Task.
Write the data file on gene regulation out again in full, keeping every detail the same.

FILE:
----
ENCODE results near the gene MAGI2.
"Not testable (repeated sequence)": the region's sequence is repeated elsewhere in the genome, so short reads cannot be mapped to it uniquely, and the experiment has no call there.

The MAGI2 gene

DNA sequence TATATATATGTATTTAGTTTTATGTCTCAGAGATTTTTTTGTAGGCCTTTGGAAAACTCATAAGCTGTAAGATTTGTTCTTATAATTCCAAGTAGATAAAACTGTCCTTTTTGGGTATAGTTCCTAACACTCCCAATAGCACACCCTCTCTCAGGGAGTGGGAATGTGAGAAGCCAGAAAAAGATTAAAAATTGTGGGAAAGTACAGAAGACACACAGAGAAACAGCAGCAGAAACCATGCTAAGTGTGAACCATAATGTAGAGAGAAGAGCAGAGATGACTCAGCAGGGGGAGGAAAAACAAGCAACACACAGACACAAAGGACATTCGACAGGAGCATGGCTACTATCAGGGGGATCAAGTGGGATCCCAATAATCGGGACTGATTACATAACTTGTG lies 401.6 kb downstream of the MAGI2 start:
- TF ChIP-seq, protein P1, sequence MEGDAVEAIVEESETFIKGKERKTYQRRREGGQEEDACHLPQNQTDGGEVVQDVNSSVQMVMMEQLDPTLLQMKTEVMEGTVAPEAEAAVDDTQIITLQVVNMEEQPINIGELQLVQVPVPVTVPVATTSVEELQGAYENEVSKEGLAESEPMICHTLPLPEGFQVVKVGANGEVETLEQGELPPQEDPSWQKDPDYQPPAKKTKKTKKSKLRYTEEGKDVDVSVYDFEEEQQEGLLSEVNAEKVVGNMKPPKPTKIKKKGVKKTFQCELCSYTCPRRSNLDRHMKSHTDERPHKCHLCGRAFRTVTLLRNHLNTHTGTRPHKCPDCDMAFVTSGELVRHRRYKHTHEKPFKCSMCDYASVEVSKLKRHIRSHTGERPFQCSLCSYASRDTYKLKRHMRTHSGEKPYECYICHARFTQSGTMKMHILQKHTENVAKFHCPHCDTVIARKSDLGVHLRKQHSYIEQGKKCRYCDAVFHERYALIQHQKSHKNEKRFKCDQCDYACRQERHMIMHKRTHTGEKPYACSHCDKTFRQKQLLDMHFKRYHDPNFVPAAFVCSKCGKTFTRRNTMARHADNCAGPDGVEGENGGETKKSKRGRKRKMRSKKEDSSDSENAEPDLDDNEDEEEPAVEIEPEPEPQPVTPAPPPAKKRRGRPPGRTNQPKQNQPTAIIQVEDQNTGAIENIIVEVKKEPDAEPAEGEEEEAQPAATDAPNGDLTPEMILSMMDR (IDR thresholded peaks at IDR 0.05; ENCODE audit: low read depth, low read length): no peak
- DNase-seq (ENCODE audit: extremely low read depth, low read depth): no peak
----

ENCODE results near the gene MAGI2.
"Not testable (repeated sequence)": the region's sequence is repeated elsewhere in the genome, so short reads cannot be mapped to it uniquely, and the experiment has no call there.

The MAGI2 gene

DNA sequence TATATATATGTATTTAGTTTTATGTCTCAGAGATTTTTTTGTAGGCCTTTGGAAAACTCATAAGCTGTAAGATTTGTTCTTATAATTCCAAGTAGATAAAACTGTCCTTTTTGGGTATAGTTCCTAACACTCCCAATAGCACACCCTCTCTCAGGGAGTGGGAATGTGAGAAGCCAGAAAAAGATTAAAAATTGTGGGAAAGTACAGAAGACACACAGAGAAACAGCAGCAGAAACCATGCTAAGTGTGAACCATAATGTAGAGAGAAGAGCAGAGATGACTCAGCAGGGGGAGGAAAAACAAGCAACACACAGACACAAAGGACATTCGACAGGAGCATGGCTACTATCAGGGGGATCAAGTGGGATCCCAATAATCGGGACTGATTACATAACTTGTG lies 401.6 kb downstream of the MAGI2 start:
- TF ChIP-seq, protein P1, sequence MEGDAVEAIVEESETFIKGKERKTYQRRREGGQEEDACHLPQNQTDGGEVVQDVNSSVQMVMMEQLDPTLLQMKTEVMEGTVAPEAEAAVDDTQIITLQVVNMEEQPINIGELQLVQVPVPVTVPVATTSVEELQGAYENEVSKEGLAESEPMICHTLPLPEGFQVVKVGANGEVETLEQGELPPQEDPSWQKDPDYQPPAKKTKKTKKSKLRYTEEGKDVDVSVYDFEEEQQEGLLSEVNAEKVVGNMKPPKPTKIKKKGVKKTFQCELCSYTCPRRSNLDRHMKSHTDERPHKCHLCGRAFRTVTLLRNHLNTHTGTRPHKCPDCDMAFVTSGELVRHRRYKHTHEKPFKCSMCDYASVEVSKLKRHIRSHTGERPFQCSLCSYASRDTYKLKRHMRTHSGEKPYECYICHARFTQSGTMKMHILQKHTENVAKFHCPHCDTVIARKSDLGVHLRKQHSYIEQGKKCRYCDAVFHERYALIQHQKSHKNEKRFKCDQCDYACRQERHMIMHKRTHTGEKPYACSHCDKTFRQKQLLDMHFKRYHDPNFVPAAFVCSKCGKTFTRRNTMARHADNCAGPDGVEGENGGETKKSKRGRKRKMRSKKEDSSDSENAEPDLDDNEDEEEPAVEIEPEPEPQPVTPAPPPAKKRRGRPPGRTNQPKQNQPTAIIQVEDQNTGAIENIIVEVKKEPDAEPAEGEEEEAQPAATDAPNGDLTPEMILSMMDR (IDR thresholded peaks at IDR 0.05; ENCODE audit: low read depth, low read length): no peak
- DNase-seq (ENCODE audit: extremely low read depth, low read depth): no peak